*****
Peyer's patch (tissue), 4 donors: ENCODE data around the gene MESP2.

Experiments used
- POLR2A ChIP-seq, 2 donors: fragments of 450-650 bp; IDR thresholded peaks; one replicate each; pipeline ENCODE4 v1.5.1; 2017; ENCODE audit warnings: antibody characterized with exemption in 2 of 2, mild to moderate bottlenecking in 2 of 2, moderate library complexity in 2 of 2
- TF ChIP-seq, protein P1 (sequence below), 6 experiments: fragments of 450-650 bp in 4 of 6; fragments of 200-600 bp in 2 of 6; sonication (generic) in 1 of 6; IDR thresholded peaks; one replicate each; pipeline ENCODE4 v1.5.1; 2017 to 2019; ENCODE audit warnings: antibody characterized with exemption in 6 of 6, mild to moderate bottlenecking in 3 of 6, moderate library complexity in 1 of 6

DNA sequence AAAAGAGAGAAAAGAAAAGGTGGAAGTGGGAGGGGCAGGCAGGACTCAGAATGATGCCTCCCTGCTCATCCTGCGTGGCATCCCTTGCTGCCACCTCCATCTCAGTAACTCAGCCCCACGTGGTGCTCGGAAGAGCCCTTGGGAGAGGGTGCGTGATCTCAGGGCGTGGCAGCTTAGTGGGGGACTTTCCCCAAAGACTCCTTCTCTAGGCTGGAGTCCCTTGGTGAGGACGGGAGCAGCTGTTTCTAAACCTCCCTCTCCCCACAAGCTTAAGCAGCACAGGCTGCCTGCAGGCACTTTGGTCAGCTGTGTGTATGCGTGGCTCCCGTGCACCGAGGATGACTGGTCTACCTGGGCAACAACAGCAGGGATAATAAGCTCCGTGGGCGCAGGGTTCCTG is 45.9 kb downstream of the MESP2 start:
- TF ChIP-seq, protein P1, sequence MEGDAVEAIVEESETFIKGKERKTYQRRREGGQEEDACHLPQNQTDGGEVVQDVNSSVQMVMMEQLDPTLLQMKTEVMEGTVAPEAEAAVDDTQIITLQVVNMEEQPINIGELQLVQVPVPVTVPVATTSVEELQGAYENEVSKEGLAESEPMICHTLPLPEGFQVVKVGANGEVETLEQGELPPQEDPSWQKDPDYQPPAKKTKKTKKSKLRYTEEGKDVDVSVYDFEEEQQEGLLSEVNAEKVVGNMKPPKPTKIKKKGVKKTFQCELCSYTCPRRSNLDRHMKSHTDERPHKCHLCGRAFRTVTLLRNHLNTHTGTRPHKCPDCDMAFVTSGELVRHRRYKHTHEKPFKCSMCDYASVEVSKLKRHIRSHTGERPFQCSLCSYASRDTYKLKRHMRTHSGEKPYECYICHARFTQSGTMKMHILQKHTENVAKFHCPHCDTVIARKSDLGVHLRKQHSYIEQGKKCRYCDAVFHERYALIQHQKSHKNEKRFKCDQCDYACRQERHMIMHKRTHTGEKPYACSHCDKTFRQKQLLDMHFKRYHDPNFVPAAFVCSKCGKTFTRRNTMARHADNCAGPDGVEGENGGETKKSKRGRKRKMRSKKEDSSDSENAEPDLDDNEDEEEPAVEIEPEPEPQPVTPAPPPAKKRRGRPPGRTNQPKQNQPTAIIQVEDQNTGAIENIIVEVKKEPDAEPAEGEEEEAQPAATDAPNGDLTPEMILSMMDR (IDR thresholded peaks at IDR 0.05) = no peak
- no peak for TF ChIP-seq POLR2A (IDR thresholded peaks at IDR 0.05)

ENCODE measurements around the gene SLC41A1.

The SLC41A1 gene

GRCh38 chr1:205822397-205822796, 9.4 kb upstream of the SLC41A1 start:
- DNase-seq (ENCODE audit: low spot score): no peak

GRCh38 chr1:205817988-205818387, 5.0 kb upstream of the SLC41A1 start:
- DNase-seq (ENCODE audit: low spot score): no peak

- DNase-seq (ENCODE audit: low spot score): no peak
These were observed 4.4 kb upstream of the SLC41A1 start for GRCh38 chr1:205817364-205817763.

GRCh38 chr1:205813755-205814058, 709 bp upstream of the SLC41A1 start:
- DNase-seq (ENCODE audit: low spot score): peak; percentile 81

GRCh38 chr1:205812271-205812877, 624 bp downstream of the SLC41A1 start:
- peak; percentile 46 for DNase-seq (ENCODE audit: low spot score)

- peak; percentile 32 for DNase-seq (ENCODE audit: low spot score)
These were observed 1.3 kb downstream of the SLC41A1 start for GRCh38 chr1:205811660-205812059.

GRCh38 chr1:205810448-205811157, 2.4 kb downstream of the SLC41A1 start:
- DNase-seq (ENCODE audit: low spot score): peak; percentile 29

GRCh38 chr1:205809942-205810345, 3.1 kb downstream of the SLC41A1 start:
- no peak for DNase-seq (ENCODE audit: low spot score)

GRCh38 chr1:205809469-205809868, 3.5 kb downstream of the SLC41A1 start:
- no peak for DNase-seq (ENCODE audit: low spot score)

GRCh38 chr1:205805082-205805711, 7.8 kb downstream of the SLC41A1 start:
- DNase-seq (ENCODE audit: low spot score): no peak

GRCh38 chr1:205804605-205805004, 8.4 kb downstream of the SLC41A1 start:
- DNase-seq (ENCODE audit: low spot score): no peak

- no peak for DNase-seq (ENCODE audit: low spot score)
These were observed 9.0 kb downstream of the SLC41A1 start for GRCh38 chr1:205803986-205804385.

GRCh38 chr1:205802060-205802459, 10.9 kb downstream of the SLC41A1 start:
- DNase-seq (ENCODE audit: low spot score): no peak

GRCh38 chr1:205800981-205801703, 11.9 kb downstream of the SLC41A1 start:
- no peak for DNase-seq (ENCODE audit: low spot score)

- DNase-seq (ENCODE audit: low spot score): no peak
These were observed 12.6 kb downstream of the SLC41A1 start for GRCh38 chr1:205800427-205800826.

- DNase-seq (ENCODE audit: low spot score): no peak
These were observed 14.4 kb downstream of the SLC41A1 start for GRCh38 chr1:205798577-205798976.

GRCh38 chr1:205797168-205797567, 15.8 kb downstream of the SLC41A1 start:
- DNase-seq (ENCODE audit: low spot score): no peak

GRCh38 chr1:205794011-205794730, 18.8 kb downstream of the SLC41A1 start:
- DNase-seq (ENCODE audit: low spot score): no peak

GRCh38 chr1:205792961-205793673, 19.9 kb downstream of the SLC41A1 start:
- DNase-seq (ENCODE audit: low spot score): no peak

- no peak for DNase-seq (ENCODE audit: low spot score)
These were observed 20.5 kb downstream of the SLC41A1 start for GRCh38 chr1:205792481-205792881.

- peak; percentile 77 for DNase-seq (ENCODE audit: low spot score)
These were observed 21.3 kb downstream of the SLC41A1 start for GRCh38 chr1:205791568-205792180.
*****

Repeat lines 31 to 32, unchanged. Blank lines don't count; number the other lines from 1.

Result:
- DNase-seq (ENCODE audit: low spot score): no peak

- no peak for DNase-seq (ENCODE audit: low spot score)